Republican Senate candidate Paul Rappaport acknowledges he is financially “outgunned” in his race to unseat incumbent Maryland Sen. Paul Sarbanes, D- Baltimore, in what he calls “a David and Goliath battle.” But he is not deterred.
“You know who won that fight,” Rappaport said of David and Goliath. “We’re going to win this election, not buy it.”
Rappaport said he is not troubled that his campaign ended the most recent campaign finance reporting quarter with only $8,155 in the bank. Sarbanes, by contrast, had $1.28 million on hand, more than 157 times Rappaport’s bankroll.
Sarbanes raised $1.5 million and spent 462,026 from Jan. 1, 1999, to June 30, 2000, according to filings with the Federal Elections Commission. Rappaport reported raising $54,537 and spending $46,380 during the same period.
Rappaport said out-of-state contributions accounted for Sarbane’s brimming campaign war chest, claiming that 79 percent of the incumbent’s funds came from out of state. The Center for Responsive Politics puts Sarbanes’ out-of-state contributions at 69.9 percent of his total.
But center documents also note that Sarbanes, the ranking Democrat on the banking committee, raised $57,100 from Philadelphia-area businesses and other supporters alone – more than Rappaport has raised altogether.
“When that much of his … money comes from out of state, he doesn’t represent the people of Maryland,” Rappaport said. Out-of-state money made up only 6.6 percent of Rappaport’s total, according to the Center for Responsive Politics.
Sarbanes could not be reached for comment.
Rappaport said that as former police chief of Howard County who has run in two failed statewide campaigns, he doesn’t need money. “I know people all across the state,” he said.
“What does it take to win an election?” he asked. “We’re hopeful that it isn’t just money.”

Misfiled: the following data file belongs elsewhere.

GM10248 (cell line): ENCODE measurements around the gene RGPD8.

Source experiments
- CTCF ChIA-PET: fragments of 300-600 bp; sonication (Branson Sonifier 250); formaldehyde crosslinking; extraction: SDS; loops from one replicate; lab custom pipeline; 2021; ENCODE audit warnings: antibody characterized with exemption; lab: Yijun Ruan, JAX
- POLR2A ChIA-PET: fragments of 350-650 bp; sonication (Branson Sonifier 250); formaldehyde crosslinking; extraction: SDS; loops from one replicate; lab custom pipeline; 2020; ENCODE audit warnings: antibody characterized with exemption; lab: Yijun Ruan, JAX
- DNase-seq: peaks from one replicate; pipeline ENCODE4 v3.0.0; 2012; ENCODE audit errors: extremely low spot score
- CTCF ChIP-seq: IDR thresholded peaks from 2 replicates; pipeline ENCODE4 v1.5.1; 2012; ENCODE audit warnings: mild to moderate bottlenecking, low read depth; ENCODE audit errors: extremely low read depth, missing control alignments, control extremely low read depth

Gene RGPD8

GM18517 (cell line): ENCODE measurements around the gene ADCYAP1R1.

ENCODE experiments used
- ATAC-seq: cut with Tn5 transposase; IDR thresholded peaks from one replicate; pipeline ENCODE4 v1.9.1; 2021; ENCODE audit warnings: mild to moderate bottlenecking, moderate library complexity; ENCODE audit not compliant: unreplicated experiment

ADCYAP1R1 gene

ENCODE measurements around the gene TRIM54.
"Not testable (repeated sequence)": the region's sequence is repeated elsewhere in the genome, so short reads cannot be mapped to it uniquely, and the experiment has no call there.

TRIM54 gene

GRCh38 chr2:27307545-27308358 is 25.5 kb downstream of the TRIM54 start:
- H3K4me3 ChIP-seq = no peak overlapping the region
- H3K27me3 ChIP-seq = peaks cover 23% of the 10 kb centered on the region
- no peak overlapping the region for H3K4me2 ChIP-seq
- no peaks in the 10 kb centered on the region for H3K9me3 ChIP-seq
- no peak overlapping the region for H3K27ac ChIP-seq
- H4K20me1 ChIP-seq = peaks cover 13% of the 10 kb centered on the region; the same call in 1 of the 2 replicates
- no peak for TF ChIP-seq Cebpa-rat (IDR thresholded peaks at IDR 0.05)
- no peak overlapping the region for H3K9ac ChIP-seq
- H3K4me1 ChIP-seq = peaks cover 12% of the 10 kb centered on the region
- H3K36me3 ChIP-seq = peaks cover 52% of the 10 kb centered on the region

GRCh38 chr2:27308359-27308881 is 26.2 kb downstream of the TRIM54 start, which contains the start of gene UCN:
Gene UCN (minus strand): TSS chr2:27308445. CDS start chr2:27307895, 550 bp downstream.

But political analysts say, money or not, Rappaport has his work cut out for him. The Maryland Senate campaign is “a sleeper,” said University of Maryland political scientist James Gimpel.
“Sarbanes would have to die or be involved in a huge scandal for Rappaport to win at this point,” Gimpel said. “Sarbanes keeps his nose pretty clean, so a scandal is not likely.”
Sarbanes has a history of “sleeper” campaigns, and money has not always been the deciding factor. In 1994, he beat Republican nominee William Brock despite Brock’s money and name recognition: He was a former U.S. labor secretary and former senator, who had defeated Al Gore Sr. in Tennessee’s 1970 U.S. Senate race.
Brock loaned his own campaign $1.5 million in 1993 and 1994 and ended up outspending Sarbanes by $500,000. But Sarbanes still won that race by a comfortable 59 percent to 41 percent margin.
Brock was the exception. “Unless they’re a self-funded candidate it’s very unusual for the contender to spend more,” than an incumbent, said Sheila Krumholz of the Center for Responsive Politics.
Sarbanes outspent his 1988 opponent, Republican Alan Keyes, by more than $800,000. Besides being outspent, however, Keyes was also handicapped by the fact that he is what Gimpel called an “extraordinarily conservative” Republican in a Democratic state.
Rappaport — who ran unsuccessfully for lieutenant governor in 1994 on Ellen Sauerbrey’s ticket and who mounted a failed 1998 bid for attorney general — vowed to defeat Sarbanes on the incumbent’s liberal voting record.
“He’s bad for Maryland families. He’s too liberal,” he said.